Another commenter suggested I was wrong.

I don't pretend to be an expert on school choice, education in general, or inner-city education in particular. I'm not completely inexperienced - I actually have a (never-used) masters in education and my student teaching took place in the closest thing Knoxville, Tennessee has to an inner-city. But - to reiterate - I know I'm no expert in this area and the little knowledge I have is many-years old.

That said. While school choice may be laudable it can't - by itself - fix the nation's education problems. And it especially can't fix our inner-city education problems because those problems are ultimately the problems of the inner-city itself.

Schools don't operate in a vacuum. They are products of their communities.

Katrina analysis

Jonah Goldberg does a little urban myth busting on the subject of Katrina and who screwed up what. (HT Instapundit) My favorite bit - paraphrased - if the President screwed up so badly in New Orleans, how did he manage to do okay in Mississippi, Alabama, and Florida - the other states hammered by Katrina and her siblings? What should be obvious is that in a crisis, it's the people who are there that ultimately need to deal with it.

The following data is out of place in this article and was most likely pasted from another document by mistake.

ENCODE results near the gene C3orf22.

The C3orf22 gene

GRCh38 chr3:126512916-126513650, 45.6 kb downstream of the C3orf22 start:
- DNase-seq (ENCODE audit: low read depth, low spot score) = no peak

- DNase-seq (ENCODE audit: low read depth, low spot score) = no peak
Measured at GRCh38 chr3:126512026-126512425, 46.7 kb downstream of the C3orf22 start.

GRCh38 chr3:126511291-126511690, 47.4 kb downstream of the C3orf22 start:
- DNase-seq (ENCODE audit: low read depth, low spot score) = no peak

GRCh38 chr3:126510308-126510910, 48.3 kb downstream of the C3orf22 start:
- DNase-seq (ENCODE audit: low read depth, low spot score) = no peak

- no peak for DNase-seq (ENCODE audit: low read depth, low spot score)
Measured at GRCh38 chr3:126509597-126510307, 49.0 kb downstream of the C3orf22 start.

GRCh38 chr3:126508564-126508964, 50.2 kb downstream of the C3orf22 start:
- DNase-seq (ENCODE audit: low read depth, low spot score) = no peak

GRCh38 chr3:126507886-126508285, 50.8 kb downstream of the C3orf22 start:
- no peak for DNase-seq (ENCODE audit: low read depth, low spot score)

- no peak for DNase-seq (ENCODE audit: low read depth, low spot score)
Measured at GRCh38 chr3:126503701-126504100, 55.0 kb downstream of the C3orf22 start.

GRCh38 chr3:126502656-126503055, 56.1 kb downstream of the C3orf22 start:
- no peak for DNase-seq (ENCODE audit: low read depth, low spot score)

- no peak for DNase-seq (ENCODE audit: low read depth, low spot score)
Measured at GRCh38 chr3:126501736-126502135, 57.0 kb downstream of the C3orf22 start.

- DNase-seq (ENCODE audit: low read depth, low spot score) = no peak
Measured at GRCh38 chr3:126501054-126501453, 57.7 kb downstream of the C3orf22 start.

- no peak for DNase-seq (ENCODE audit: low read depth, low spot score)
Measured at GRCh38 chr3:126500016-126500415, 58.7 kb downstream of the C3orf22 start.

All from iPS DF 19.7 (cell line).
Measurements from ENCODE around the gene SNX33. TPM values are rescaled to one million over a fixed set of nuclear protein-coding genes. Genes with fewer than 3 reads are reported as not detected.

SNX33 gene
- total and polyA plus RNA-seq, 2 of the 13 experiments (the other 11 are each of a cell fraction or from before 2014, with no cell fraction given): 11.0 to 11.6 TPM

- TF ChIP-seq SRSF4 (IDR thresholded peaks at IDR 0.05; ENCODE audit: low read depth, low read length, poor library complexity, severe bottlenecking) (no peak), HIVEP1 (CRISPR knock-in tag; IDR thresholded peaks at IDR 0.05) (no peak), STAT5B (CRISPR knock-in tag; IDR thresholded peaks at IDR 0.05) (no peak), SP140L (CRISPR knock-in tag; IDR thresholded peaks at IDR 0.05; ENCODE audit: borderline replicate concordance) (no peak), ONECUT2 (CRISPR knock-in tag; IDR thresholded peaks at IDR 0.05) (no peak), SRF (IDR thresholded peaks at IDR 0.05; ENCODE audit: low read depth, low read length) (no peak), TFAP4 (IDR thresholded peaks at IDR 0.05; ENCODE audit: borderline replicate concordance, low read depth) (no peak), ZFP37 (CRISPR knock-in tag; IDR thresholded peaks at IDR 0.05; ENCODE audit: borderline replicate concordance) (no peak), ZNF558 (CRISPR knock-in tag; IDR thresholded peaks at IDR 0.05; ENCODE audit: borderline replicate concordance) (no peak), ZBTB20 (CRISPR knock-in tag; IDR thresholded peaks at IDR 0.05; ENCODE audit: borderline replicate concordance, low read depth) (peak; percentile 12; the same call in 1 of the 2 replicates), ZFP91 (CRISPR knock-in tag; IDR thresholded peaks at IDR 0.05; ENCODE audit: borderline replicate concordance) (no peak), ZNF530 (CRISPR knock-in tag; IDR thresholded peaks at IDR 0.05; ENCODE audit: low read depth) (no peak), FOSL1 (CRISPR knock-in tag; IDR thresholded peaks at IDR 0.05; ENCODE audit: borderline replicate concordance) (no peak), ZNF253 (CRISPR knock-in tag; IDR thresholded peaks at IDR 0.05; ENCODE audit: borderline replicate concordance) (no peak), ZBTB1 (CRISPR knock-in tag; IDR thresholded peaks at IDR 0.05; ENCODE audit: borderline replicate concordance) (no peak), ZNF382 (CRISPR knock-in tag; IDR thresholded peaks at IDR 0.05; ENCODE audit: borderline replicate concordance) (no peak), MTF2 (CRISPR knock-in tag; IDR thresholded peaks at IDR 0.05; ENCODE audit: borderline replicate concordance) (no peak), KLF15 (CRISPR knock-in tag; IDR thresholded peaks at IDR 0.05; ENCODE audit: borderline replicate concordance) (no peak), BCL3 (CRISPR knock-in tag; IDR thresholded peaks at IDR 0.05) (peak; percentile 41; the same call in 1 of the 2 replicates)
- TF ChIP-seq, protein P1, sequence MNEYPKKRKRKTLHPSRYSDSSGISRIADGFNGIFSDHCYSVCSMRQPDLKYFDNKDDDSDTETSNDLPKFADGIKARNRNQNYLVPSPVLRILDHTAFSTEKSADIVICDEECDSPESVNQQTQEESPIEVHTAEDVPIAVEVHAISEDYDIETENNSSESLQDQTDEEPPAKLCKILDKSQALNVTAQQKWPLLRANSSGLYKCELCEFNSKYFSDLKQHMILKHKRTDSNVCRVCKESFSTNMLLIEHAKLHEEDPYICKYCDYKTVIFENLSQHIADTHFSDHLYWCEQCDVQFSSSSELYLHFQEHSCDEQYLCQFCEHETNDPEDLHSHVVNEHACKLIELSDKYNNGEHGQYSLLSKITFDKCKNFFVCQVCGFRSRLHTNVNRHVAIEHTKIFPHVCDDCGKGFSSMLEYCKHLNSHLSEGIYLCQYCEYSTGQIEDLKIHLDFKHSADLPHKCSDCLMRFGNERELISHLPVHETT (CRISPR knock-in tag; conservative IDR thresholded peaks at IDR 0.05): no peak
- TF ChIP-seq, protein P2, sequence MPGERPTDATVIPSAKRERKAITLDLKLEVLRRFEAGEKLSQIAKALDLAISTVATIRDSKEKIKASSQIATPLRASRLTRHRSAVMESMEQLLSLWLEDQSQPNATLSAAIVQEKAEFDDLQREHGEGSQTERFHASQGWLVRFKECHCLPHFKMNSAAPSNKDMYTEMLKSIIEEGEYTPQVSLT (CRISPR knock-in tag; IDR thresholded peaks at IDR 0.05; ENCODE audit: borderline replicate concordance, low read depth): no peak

And they just re-elected Ray Nagin.

15 May 2006

Carter administration offers assistance with Iran

This struck me as kinda funny. I mean I know Jimmy had some ... experience ... with Iran, but I'm not sure that's what we're looking for.

26 April 2006

Skool Choys

This was always my argument against school choice and vouchers: